The combined Labour-Conservative vote share dropped to just 63% in today’s YouGov poll, the lowest in this parliament. Lord Ashcroft even had them on 60% this week. Here are some charts to put this decline of the ‘big two’ in a historical perspective. First of all, a 10-poll rolling average shows that it is mostly the fall in the Labour vote share that has driven the most recent part of decline, over the last 12 months. The Tory vote share has been more stable:
This has actually been the case for more than two years, since the ‘Omnishambles’ budget. The long-term chart shows a slow decline since 2010, but not yet to the same extent as during Cleggmania, when a number of pollsters had the combined LAB-CON combination down in the 50s (YouGov had a low of 57):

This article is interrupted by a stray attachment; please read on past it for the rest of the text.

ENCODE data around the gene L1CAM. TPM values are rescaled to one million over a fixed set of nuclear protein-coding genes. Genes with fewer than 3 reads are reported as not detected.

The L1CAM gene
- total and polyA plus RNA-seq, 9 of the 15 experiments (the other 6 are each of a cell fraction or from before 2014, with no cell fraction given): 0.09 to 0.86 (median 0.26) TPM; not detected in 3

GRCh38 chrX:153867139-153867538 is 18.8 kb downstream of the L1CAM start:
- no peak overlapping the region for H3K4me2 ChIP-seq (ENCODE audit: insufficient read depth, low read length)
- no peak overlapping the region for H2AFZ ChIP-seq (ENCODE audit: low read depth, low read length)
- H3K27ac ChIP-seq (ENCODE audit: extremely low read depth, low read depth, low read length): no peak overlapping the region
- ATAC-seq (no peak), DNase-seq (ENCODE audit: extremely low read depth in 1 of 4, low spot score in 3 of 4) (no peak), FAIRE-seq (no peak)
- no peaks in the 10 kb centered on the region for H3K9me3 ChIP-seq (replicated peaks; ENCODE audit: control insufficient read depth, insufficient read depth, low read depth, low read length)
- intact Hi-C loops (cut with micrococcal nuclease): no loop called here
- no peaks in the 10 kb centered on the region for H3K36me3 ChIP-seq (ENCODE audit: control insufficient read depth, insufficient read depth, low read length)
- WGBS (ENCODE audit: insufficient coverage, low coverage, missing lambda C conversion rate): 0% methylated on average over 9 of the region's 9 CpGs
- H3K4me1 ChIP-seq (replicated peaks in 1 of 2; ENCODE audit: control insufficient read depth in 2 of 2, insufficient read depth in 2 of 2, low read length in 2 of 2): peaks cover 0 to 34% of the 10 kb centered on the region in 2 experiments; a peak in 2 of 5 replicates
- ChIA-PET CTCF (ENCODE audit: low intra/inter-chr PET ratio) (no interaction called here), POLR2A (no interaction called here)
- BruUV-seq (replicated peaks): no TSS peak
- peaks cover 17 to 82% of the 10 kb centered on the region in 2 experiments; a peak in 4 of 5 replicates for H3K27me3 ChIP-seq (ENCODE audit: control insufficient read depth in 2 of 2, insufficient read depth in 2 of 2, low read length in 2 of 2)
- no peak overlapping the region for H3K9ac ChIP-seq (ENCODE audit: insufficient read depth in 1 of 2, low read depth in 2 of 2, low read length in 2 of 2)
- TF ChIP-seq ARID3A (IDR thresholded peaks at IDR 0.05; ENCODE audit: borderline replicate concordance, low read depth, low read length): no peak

It also shows that these types of dips have happened before. European election periods seem particularly conducive to them, as smaller parties get increased attention. But a more prolonged dip occurred in the mid 1980s, when the Alliance was particularly strong. But of course, none of this approaches the situation at the height of the Alliance surge in December 1981 (after the Crosby by-election) when Gallup had the Liberal-SDP combined share at 50.5%.